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Salvage Excavations at Tel Moza

Salvage Excavations at Tel Moza: The Bronze and Iron Age Settlements and Later Occupations

Zvi Greenhut
Alon De Groot
Volume: 39
Copyright Date: 2009
Pages: 363
Stable URL: http://www.jstor.org/stable/j.ctt1fzhd2b
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    Salvage Excavations at Tel Moza
    Book Description:

    Salvage Excavations at Tel Moza - The Bronze and Iron Age Settlements and Later Occupations.

    eISBN: 978-965-406-577-1
    Subjects: Archaeology
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Table of Contents

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  1. Front Matter (pp. i-ii)
  2. Table of Contents (pp. iii-iv)
  3. Abbreviations (pp. v-v)
  4. Foreword (pp. vi-vii)

    The salvage excavations at Tel Moza, on behalf of the Israel Antiquities Authority (IAA) and financed by the Public Works Department, were conducted over the course of three seasons in advance of the relocation of the Jerusalem–Tel Aviv Highway No. 1, which stood to destroy all the antiquities along the prospective route (see Chapter 2).

    The first excavation season during August–December 1993 (Permit No. A-2041/1993) uncovered an area of c . 1.5 dunams, which was divided into four excavation areas (A–D; see Fig. 2.1). The excavation was shallow (1.0–1.5 m) and bedrock was reached in some...

  5. Chapter 1 Introduction (pp. 1-7)
    Zvi Greenhut and Eldad Barzilay

    Tel Moẓa is located in the Judean Hillsc. 5 km west of Jerusalem (map ref. 16550–80/13345–65), on the southern slope of the spur where the modern town of Mevasseret Ẓiyyon (Mevasseret Yerushalayim) stands today (Figs. 1.1, 1.2). The Jerusalem–Tel Aviv highway and Naḥal Soreq pass to the south and east of the site. Moẓa ‘Illit lies south of the highway, and the Ramat Moẓa neighborhood, to its east. The site is 600 m above sea level and there are two springs, Upper and Lower ‘En Moẓa, in its immediate vicinity. The archaeological site extends over an...

  6. Chapter 2 The Excavations: Stratigraphy and Architecture (pp. 9-60)
    Zvi Greenhut

    The excavation area was first delimited in 1993 by the planned course of the new road (see p. vi). Within this framework, excavation squares of 5 × 5 m were opened according to a general excavation grid divided into four different areas (A–D; Fig. 2.1) separated by the lines of the agricultural terraces that cross the site. in most cases, the balks were retained to serve as a control and for stratigraphic examination. The excavation in 1993 reached a depth of 1.0 to 1.5 m and was excavated from the surface level to the Iron II strata.¹

    Following the...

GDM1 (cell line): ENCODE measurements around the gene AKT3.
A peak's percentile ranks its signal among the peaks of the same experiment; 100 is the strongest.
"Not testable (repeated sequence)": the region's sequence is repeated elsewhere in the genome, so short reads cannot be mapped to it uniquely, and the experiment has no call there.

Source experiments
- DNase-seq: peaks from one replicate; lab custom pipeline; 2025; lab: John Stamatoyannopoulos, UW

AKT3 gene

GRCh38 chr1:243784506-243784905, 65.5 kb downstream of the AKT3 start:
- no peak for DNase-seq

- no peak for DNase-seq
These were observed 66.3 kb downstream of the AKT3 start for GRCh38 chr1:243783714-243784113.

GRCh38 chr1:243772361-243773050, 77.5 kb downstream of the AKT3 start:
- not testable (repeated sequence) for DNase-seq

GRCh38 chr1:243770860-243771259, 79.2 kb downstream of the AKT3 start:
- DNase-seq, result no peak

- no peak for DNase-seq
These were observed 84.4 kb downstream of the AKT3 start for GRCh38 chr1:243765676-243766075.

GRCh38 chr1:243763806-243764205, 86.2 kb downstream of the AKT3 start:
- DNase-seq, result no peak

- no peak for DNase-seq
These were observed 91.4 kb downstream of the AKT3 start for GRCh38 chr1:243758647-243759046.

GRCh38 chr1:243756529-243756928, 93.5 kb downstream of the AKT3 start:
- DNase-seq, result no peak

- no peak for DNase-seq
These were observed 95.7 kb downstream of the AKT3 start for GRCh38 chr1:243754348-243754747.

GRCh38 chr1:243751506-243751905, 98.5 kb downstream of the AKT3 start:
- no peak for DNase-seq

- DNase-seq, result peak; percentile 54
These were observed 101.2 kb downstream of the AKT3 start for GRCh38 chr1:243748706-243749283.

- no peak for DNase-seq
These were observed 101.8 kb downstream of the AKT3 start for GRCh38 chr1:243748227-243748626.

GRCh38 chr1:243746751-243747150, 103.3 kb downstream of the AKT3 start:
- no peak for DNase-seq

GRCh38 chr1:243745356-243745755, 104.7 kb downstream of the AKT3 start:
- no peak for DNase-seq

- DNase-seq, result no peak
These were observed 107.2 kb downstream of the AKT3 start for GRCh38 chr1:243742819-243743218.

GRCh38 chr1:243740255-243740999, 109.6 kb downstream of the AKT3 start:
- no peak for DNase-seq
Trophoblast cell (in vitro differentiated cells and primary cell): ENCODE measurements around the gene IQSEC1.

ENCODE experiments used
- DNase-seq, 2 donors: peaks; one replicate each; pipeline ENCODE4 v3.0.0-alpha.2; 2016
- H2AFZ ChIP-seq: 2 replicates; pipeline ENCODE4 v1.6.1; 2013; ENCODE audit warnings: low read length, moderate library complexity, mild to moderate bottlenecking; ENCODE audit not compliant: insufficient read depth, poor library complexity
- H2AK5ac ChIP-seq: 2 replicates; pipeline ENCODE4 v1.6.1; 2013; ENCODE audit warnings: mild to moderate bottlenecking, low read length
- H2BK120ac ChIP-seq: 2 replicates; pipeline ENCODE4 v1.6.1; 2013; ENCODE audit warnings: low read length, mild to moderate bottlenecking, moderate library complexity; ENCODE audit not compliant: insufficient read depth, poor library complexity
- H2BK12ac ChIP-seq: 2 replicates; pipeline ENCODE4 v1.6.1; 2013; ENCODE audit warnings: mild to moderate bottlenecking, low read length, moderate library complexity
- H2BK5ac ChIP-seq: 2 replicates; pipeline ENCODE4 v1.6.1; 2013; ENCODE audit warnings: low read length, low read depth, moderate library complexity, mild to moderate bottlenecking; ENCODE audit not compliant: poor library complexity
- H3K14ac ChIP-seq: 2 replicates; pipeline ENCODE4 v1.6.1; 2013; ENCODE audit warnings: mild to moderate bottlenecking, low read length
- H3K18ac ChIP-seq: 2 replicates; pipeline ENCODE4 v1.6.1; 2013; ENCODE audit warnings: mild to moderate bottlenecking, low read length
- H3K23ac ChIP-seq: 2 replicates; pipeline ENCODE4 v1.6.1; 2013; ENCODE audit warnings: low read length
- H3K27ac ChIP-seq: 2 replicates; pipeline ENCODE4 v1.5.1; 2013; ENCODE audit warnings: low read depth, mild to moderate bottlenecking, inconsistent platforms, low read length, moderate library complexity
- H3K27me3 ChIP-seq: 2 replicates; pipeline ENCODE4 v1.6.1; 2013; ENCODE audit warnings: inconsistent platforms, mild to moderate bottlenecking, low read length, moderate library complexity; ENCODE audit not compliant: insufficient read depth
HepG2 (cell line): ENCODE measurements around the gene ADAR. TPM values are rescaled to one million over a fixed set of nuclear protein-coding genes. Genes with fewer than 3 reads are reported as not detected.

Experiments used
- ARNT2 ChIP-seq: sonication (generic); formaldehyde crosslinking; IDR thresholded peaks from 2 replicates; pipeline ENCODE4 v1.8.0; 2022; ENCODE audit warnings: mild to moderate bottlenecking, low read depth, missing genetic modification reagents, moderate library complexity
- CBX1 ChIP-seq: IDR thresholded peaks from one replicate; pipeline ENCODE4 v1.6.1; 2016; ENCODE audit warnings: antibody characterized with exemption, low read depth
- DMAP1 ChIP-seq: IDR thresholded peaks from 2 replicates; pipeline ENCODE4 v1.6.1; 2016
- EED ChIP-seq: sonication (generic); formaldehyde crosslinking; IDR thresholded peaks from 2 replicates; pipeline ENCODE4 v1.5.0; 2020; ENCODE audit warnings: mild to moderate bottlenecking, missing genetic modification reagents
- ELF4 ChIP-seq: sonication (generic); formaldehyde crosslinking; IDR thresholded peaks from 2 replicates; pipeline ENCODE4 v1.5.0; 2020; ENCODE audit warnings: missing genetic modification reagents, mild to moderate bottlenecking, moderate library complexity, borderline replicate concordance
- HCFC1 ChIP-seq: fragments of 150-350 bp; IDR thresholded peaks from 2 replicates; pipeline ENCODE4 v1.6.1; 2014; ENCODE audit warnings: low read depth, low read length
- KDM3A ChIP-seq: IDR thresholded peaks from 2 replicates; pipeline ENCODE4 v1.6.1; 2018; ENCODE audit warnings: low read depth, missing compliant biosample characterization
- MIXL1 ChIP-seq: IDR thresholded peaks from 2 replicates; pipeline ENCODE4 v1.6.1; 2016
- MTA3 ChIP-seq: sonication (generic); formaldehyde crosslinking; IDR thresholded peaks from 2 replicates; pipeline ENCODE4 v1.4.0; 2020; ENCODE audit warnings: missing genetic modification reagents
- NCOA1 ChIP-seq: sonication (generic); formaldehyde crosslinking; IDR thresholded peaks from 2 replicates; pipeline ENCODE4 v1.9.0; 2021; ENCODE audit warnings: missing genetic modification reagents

7. [Illustrations] (pp. None)
  8. Chapter 3 The Pottery (pp. 61-114)
    Zvi Greenhut and Alon De Groot

    The diagnostic pottery vessels and sherds found at Moẓa are arranged chronologically according to period and stratum, from early to late. The assemblages from the Early and Late Bronze Ages, as well as the Byzantine, Early Islamic and Ottoman periods, are presented typologically. The material from Middle Bronze Age IIA and Iron Age IIA and IIB is presented in the pottery figures according to selected loci, reflecting the exact and full content of each locus as it was discovered, thus enabling the reader to grasp the nature of each stratum on the basis of its finds. The discussion within the...

  9. Chapter 4 The Iron Age Clay Figurines and a Possible Scale Weight (pp. 115-123)
    Marie Petersson-solimany and Raz Kletter

    Many scholars have discussed the possible magical or religious significance of the anthropomorphic and zoomorphic clay figurines common in Cisjordan during Iron II (Kenyon 1974:142; Engle 1979; Fowler 1985; Holladay 1987; Dever 1990:119–166; Wenning 1991; Binger 1997; Wiggins 1998; Hadley 2000). We present here in detail a new assemblage of 60 figurines found in the excavations at Moẓa, west of Jerusalem.¹

    The figurines recovered in the excavations at Moẓa are all fragmentary (Figs. 4.1– 4.3). This is not surprising, as complete figurines are very rare from excavated strata. Figurines are more often found in tombs or pits, where they...

  10. Chapter 5 Glyptics, Impressed and Incised Sherds, and Engraved Inscriptions (pp. 125-147)
    Baruch Brandl, Zvi Greenhut and Daniel Vainstub

    The 62 artifacts presented here are arranged chronologically within each category. The discussion of each artifact includes its dimensions, as well as the material, state of preservation and quality of craftsmanship, followed by a general description including typology and dating.

    This stamp seal (Figs. 5.1–5.3) was discovered during the 1993 excavation season at Moẓa. As part of its treatment in this report, an attempt is made to present an extensive list of parallels from excavated sites as a basis for future studies. Parallels from collections are cited only when they are essential to the discussion.¹